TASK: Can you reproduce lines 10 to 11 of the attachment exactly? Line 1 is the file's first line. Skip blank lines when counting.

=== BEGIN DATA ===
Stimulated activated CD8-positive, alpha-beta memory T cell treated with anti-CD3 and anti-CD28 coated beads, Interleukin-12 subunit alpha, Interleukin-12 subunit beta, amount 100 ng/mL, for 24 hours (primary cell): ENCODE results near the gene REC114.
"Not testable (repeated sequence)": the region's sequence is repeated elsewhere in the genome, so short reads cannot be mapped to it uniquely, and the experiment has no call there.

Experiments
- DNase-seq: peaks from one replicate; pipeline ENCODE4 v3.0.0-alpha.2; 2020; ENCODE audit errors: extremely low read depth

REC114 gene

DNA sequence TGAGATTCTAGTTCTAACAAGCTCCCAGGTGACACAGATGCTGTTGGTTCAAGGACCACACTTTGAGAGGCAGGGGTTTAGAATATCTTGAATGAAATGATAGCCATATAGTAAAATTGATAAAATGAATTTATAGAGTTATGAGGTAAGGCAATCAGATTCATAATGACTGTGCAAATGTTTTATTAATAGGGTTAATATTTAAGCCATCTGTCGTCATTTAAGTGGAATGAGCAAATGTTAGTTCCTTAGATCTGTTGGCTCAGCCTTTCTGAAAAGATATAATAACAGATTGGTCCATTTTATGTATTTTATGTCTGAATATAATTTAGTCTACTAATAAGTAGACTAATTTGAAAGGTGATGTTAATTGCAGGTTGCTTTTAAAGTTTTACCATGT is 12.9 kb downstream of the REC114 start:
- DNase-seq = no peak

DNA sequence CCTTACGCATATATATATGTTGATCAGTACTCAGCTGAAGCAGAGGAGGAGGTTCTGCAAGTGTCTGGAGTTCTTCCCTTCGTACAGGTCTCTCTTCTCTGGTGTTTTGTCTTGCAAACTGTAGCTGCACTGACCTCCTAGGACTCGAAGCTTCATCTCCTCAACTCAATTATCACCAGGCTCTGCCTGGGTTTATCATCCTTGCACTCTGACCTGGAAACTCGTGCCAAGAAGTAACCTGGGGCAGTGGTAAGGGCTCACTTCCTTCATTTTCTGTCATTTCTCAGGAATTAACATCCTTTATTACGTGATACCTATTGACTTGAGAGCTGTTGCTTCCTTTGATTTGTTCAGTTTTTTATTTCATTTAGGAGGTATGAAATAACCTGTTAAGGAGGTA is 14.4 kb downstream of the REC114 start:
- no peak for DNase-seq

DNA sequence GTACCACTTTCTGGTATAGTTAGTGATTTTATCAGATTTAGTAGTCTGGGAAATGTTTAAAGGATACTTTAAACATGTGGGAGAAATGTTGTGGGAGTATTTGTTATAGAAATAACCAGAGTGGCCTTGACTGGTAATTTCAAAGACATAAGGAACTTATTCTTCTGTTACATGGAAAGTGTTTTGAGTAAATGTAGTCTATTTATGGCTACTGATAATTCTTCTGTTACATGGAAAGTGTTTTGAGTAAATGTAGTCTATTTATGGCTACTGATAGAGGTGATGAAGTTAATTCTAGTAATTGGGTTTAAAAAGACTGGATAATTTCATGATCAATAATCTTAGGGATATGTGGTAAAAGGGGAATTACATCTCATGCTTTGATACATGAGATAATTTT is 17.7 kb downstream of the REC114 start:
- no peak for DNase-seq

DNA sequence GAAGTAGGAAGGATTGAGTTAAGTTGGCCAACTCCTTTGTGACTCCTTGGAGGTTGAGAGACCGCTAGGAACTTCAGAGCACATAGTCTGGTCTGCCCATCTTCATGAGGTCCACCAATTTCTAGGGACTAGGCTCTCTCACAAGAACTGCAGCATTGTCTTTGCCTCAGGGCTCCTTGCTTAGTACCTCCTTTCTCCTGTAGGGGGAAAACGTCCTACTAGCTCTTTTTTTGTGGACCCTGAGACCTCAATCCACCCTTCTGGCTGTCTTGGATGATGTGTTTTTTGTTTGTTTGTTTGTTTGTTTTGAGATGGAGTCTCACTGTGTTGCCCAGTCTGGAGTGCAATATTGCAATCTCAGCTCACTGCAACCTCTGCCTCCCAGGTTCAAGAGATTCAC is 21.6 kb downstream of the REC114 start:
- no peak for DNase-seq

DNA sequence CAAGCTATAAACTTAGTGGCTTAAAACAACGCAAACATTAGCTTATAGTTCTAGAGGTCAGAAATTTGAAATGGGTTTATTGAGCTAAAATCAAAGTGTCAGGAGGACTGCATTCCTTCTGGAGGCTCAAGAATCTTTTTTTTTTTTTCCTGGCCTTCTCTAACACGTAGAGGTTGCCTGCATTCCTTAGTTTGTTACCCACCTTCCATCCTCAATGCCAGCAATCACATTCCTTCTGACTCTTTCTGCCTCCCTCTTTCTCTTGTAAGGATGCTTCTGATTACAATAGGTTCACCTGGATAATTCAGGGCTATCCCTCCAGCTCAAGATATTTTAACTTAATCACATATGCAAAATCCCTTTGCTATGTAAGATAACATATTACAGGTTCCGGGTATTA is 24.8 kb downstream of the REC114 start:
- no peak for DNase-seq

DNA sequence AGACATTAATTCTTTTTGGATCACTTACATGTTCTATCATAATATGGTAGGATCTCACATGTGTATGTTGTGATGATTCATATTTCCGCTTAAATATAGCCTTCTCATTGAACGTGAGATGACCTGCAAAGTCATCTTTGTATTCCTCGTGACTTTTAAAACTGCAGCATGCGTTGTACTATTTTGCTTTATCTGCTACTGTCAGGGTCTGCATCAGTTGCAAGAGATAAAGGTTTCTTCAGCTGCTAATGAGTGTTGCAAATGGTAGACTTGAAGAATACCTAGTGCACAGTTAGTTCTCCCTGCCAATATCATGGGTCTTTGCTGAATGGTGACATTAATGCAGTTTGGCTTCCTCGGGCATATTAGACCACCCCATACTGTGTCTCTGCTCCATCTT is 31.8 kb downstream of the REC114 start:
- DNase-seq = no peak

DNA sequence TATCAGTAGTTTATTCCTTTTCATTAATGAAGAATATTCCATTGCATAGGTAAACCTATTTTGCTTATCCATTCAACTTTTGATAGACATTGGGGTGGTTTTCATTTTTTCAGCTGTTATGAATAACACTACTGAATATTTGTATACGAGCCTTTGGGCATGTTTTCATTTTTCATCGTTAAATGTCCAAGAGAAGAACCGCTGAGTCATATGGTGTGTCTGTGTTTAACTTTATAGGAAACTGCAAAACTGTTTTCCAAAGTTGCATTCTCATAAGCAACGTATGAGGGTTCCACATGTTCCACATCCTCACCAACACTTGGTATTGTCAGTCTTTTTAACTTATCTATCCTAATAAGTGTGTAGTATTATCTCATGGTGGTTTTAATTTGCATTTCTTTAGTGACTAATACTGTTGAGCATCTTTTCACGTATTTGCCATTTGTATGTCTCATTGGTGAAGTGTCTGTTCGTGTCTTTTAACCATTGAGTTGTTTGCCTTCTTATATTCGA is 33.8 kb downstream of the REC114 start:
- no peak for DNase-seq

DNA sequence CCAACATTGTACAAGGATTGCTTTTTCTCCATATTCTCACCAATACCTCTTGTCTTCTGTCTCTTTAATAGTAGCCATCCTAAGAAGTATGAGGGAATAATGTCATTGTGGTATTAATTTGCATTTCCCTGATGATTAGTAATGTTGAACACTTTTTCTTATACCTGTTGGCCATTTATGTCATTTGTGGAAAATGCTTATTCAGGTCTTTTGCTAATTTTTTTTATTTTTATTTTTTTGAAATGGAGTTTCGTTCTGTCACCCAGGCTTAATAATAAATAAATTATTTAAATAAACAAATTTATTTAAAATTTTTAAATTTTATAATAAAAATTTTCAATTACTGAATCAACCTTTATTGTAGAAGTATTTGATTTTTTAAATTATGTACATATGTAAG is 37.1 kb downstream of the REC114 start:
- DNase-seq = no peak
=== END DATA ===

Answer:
DNA sequence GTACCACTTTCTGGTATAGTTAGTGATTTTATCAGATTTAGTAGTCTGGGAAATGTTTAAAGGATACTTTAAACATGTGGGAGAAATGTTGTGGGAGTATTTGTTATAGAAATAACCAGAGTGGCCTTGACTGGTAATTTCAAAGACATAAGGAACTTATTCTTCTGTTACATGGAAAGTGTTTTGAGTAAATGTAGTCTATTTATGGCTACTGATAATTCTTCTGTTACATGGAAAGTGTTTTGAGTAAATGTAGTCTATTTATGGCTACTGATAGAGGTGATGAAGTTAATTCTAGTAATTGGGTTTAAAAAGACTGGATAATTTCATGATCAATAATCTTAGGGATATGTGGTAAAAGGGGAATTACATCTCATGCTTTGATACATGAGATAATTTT is 17.7 kb downstream of the REC114 start:
- no peak for DNase-seq